Revised March 2013
Would it save more energy to only set back our heater (a heat pump)’s thermostat to 60 degrees at night (rather than to 55,) since then the heating system wouldn't have to work so hard to get to 70 degrees in the morning?
The answer in general is "no." Increasing the amount of setback increases the amount of energy saved. By reducing the internal temperature of your building during the heating season, you always reduce heat loss. (Heat loss is proportional to the temperature difference between inside and outside temperatures.)
When the setback period is over and the heating equipment begins the warm-up period, the equipment will have to run slightly longer to restore the space to your desired daytime temperature (70 degrees.) However, the heating system will have been off more during the setback period, resulting in less overall energy use.
In the case of gas-fired or district heating systems, an added bonus is that the equipment’s overall efficiency improves because it has to cycle less often during the setback period (reducing the number of pre- and post-purge cycles.)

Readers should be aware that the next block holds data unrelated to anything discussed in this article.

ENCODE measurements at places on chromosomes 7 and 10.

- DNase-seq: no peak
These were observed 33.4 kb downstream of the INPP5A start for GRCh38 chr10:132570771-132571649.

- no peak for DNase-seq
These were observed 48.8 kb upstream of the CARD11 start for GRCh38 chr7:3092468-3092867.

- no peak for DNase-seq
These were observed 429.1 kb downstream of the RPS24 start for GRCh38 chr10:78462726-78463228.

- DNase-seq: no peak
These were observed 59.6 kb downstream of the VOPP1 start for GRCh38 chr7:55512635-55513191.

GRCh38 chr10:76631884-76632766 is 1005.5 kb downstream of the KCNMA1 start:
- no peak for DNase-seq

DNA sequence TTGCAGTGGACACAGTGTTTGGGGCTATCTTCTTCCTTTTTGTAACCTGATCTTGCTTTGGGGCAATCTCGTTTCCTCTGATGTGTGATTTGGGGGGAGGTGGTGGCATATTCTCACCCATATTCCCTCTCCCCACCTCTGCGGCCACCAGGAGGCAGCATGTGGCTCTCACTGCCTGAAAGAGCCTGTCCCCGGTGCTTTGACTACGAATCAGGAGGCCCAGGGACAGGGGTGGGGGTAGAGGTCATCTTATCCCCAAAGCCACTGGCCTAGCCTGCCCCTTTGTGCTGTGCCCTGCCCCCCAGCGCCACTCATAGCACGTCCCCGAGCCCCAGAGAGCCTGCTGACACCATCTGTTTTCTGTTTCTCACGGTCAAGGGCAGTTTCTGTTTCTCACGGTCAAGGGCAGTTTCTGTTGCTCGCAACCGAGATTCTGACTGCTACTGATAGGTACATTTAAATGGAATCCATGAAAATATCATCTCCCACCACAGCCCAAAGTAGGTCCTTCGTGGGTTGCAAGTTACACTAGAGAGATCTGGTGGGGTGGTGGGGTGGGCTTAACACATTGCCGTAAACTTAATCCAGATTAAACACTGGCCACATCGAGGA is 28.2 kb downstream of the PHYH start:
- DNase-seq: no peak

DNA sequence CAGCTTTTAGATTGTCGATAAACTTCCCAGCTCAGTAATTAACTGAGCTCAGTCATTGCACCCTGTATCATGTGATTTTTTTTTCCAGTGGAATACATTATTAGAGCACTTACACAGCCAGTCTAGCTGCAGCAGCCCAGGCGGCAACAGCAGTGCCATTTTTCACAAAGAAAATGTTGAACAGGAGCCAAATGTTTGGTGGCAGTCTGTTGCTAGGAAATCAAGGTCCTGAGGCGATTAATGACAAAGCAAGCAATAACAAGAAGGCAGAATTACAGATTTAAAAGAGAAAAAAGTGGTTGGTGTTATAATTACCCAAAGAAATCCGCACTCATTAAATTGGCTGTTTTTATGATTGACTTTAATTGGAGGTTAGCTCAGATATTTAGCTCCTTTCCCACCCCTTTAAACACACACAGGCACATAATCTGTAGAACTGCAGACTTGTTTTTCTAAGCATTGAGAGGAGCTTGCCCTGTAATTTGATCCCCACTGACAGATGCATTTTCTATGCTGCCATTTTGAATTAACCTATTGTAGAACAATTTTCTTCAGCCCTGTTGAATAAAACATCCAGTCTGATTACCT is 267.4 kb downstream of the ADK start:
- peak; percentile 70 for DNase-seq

However, there are some situations where increasing the amount of setback may not save energy or money. For example:
- If your home is heated by electricity, your utility may have "time-of-day" or "peak-demand" rates. If your warm-up period is during a high time-of-day rate or increases peak demand, you will pay a higher rate or demand penalty for that use.
- Although still more efficient when the thermostat is setback to 55, older heat pump heating systems with backup electric resistance heating coils may use the electric resistance coil instead of the heat pump coil. When replacing one of these heat pumps, consider one that can meet the heating requirement with compression heat alone. There are heat pumps that can operate down to -20 degrees at 75% of rated capacity.
But, in the meanwhile, for your existing equipment, if the backup comes on, the efficiency of the heat pump is reduced (from its normal coefficient of performance) to that of straight electric resistance heating. However, this can be fixed by installing an energy code required thermostat that stages the warm-up process (also called ‘optimal-start’) to force the heat pump heater to come on early enough to meet the required temperature at the right time. This new thermostat should also include the high temp lock out feature to prevent the electric resistance heater from energizing when the outdoor air temperature is above 35 degrees.